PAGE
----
Click for ginormous table
Table
Source: J.P. Morgan

 

I really like the above table — its a terribly instructive reminder as to how little we know about the future. Look how often the sector you least expected to be the winner ended up on top.

Its also instructive to see what ends up near the top of the list on a regular basis.

The breakdown of Fixed Income annual winners is after the jump.

 

Table
Source: J.P. Morgan

Category: Asset Allocation

Please use the comments to demonstrate your own ignorance, unfamiliarity with empirical data and lack of respect for scientific knowledge. Be sure to create straw men and argue against things I have neither said nor implied. If you could repeat previously discredited memes or steer the conversation into irrelevant, off topic discussions, it would be appreciated. Lastly, kindly forgo all civility in your discourse . . . you are, after all, anonymous.

16 Responses to “Annual Returns by Asset Class”

  1. Molesworth says:

    Can someone please explain why REITs are considered an asset class? I know they are treated differently, the 90% payout, etc, but why do they get their own class rather than being considered a sector?

    • Its much more than a mere sector

      REITs are based on Real Property (Commercial office space, residential multi-family, shopping centers, strip malls) which has very different characteristics — risk, volatility and returns — than either stocks (operating companies) or bonds (debt)

      These 3 — Real property, operating companies and debt — have far greater differences than sectors.

      • awealthofcommonsense says:

        I love the fact that REITs outperform for 3 years when everyone hated real estate at the time and now commodities underperform when everyone was calling for runaway inflation.

        These charts are great as they are a perfect showcase of reversion to the mean and the unpredictable nature of financial markets.

      • icantdance says:

        BR, would you provide complete list of top level asset classes as you see it?

        real property
        operating companies
        debt
        commodities(?)
        cash/treasuries(?)
        tbtf(?) ;)

      • Emerging Markets
        Large cap (S&P500)
        Small caps (Russell 2000)
        Developed Markets (Ex US)
        REITS
        Bonds
        Alt Investments (PE, VC)
        Cash

  2. Anonymous37 says:

    I really like the above table — its a terribly instructive reminder as to how little we know about the future.

    The future, hell — I was surprised that the S&P500 returns were so low in 2011. I had gotten used to seeing the period after early 2009 as one more-or-less uninterrupted bull market for equities.

  3. Molesworth says:

    Thank you. No one ever explained it to me like that before.

  4. scm0330 says:

    Barry, it seems like you’ve morphed a bit…I seem to remember a small clutch of stocks, along with ETFs and such, a few years back. (At the time i recall thinkin, GCI? GCI???) A more electic mix, based on what your fusion analytics were telling you. Recently it’s been a much more pedestrian asset allocation and rebalancing scheme. This isn’t the first time we’ve seen The Quilt from you. Josh has shifted a bit as well. Am I imagining things or has your approach evolved?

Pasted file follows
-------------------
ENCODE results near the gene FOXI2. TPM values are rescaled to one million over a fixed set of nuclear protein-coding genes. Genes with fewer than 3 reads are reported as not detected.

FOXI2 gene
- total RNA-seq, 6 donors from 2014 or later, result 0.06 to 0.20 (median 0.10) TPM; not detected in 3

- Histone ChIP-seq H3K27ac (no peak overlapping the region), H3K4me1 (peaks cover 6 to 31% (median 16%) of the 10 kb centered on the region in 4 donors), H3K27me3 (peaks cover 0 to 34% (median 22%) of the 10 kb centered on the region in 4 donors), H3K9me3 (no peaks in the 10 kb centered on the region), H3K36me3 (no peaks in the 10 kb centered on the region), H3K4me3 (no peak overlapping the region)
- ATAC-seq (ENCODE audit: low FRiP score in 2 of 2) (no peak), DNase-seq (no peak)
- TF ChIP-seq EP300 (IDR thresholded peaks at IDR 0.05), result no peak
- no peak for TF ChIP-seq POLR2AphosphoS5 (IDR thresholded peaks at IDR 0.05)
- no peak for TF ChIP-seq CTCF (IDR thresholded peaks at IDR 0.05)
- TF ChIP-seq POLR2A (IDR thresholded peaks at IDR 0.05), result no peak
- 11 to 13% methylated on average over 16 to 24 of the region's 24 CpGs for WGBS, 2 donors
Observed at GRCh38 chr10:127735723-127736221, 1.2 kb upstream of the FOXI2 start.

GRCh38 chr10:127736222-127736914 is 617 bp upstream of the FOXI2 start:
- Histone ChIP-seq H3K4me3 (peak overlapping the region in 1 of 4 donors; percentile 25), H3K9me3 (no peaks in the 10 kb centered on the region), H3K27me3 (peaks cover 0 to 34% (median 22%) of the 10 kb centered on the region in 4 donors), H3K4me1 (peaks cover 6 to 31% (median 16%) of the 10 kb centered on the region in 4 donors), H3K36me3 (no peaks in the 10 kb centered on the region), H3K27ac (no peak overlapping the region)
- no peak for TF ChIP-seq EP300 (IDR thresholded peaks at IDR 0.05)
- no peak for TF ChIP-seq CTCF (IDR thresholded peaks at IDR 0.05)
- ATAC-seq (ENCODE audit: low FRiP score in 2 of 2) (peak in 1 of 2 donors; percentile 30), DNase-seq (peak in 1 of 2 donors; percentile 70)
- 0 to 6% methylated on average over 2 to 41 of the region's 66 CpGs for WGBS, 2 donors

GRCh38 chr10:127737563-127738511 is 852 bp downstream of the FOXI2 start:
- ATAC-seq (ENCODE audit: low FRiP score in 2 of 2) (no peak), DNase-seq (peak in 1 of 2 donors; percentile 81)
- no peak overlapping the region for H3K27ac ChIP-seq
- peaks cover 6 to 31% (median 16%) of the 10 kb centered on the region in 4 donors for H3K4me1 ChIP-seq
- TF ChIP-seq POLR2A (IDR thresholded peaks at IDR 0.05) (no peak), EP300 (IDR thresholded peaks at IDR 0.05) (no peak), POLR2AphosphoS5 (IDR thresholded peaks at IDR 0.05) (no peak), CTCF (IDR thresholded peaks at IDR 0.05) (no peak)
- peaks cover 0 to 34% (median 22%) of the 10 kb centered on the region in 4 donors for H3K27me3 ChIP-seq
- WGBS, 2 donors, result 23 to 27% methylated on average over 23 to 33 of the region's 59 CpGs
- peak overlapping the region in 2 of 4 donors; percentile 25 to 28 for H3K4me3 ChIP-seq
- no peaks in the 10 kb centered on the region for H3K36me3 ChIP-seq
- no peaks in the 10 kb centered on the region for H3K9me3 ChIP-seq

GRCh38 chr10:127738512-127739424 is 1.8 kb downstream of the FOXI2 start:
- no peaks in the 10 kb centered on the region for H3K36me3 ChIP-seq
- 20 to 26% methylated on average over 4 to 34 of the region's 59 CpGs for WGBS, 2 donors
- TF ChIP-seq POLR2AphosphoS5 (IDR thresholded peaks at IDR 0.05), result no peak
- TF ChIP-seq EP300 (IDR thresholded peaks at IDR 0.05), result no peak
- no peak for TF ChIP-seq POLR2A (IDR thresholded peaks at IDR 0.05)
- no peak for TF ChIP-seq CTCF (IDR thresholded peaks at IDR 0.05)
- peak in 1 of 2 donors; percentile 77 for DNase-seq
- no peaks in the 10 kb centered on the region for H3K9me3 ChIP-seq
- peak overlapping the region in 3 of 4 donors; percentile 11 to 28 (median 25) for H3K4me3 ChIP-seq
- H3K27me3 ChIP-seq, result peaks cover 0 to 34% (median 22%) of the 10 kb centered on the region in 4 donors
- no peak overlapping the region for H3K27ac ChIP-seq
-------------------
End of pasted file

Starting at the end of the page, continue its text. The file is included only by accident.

• No doubt — the thought process has evolved — its in part due to the behavioral work, recognizing that what migh be ideal for a small trader wont work for most of the public (theory and practice sometimes never meet).

      Its also in response to what clients need.

      PS: No idea what GCI is

  5. scm0330 says:

    Gannett. I think you were long it for a large gain. Maybe three years ago.

  6. brucewillis1234 says:

    So Barry, how do we use this Fixed Asset Allocation model under Equities and Fixed Income. Does the Asset Allocation not change based on the performance that it has achieved which is pretty decent considering that it needs an Annual Rebalance, and that it has a Worldwide coverage built into it. Plus it is painless, and does not need active management, brokerage fees, and is tax efficient.

    Of course, I am asking since you are a Money Manager, and an independent one.

    Also, is there a source for the Asset Allocation model somewhere, since I have for years seen only the asset class performance in these tables, and NEVER the Asset Allocation box in here. If you could share it, it would allow simple investors like me to use it for building a portfolio at a low cost.

    Thanks much.

    Bruce

  7. scm0330 says:

    http://www.ritholtz.com/blog/2010/05/market-changes-tone-during-correction/

    GCI. And EK(!).

    Things are different now, and I understand needing to broaden your product for a bigger client base.

    • EK was a good trade — a short squeeze that made money — then it collapsed.

      Ahh, Gannett — didnt recognize the symbol — both GCI & NYT were Institutional trading calls I discussed on TV — I never owned them, but our desk traded them + rec’d them to their active hedge fund clients.

      I began my career as a trader, moved into research, ultimately ending up in asset management. I continue to move further away from trading and shorter term holdings. Asset Allocation and wealth management seems to be the direction the marketplace is urging me towards . . .

  8. intlacct says:

    This is a great couple of charts.

    I’ve been wondering how to reduce manager risk (and cost) for heavy investments in PAUIX. Combining the two charts 50/50 mostly explains the annual results of PAUIX. I will need to look at the cost of using ETFs that track these as a replacement…

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